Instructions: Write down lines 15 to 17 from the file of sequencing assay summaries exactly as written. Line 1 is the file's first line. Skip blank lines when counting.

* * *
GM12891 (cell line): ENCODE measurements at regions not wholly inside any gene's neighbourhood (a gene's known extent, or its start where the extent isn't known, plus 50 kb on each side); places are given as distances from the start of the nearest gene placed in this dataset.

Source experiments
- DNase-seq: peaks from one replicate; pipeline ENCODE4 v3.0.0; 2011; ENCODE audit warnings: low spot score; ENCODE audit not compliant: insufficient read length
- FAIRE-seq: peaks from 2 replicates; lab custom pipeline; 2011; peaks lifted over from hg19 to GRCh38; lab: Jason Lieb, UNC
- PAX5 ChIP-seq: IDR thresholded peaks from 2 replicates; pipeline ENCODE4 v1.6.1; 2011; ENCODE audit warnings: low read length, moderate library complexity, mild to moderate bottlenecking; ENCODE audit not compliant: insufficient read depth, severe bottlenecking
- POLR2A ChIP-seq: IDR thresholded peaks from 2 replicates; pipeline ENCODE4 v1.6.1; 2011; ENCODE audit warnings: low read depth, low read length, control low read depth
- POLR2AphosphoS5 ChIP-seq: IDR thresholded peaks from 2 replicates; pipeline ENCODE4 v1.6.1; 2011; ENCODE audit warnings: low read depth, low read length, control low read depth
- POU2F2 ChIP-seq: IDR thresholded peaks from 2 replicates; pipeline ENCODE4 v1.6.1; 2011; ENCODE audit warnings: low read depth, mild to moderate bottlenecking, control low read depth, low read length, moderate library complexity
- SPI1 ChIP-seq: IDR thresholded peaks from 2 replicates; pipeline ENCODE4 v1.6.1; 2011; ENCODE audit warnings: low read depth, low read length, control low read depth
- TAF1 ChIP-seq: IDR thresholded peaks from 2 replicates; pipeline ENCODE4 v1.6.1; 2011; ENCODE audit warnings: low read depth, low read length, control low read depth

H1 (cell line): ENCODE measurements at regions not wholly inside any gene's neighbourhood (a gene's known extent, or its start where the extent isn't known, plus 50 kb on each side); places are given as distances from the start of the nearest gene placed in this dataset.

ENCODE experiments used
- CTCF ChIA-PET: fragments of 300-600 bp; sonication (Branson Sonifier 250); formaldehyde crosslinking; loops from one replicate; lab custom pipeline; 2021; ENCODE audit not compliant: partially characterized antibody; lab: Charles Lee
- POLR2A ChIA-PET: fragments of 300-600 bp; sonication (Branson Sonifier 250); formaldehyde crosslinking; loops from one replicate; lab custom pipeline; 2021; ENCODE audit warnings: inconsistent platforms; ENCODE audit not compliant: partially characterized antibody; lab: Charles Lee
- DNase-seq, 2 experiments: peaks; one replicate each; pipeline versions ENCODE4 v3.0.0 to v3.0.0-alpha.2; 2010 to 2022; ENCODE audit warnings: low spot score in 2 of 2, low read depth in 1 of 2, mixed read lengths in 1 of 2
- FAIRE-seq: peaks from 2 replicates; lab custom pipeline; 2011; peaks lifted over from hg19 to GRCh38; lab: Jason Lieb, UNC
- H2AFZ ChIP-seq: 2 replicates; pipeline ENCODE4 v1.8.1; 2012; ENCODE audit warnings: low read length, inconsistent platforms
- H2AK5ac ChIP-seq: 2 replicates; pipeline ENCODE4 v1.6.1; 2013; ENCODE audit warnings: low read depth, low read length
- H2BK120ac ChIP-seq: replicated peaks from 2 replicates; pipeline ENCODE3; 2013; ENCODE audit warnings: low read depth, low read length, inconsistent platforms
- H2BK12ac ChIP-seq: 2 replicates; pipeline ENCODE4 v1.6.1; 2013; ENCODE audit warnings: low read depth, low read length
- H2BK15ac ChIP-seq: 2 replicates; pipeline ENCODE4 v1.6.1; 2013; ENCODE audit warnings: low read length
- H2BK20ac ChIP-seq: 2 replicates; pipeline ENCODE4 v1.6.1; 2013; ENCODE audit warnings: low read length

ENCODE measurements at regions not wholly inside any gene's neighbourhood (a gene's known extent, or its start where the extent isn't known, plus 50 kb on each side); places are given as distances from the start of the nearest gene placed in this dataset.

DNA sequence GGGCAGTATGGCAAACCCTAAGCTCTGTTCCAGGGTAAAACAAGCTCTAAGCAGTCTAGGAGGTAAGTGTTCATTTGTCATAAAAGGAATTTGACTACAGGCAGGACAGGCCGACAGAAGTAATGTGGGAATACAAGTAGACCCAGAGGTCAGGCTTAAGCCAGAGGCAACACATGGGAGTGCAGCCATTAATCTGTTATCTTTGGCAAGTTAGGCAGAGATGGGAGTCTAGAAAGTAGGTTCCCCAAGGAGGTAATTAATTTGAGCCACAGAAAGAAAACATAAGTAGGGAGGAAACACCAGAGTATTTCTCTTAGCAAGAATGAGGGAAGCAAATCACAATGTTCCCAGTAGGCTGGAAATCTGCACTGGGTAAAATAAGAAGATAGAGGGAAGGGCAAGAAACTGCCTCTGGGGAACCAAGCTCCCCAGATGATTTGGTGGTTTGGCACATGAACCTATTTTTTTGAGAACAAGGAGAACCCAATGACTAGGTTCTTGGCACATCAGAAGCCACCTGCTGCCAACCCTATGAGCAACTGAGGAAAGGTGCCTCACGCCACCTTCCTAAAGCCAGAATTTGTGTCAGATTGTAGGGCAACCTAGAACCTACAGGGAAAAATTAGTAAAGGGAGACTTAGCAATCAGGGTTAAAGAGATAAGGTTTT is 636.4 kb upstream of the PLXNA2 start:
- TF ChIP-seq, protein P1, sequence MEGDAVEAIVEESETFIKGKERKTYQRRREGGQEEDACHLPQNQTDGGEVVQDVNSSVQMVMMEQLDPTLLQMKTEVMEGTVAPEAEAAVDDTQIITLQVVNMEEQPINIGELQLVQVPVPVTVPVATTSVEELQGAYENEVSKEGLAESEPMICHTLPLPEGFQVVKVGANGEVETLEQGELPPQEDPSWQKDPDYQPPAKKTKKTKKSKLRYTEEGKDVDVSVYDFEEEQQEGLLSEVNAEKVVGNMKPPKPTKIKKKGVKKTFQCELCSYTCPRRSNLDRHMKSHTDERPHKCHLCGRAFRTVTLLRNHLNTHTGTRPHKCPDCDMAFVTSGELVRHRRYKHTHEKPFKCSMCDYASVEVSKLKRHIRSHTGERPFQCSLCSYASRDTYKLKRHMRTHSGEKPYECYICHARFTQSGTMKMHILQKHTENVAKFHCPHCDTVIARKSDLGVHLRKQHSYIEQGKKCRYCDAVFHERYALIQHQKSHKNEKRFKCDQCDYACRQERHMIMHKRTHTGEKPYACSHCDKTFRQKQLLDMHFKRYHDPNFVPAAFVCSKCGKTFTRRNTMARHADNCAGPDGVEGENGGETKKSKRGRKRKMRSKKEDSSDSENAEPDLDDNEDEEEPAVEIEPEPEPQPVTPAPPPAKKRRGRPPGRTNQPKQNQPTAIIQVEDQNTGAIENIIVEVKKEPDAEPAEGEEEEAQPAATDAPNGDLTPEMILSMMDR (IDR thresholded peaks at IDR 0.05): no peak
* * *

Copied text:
- DNase-seq, 2 experiments: peaks; one replicate each; pipeline versions ENCODE4 v3.0.0 to v3.0.0-alpha.2; 2010 to 2022; ENCODE audit warnings: low spot score in 2 of 2, low read depth in 1 of 2, mixed read lengths in 1 of 2
- FAIRE-seq: peaks from 2 replicates; lab custom pipeline; 2011; peaks lifted over from hg19 to GRCh38; lab: Jason Lieb, UNC
- H2AFZ ChIP-seq: 2 replicates; pipeline ENCODE4 v1.8.1; 2012; ENCODE audit warnings: low read length, inconsistent platforms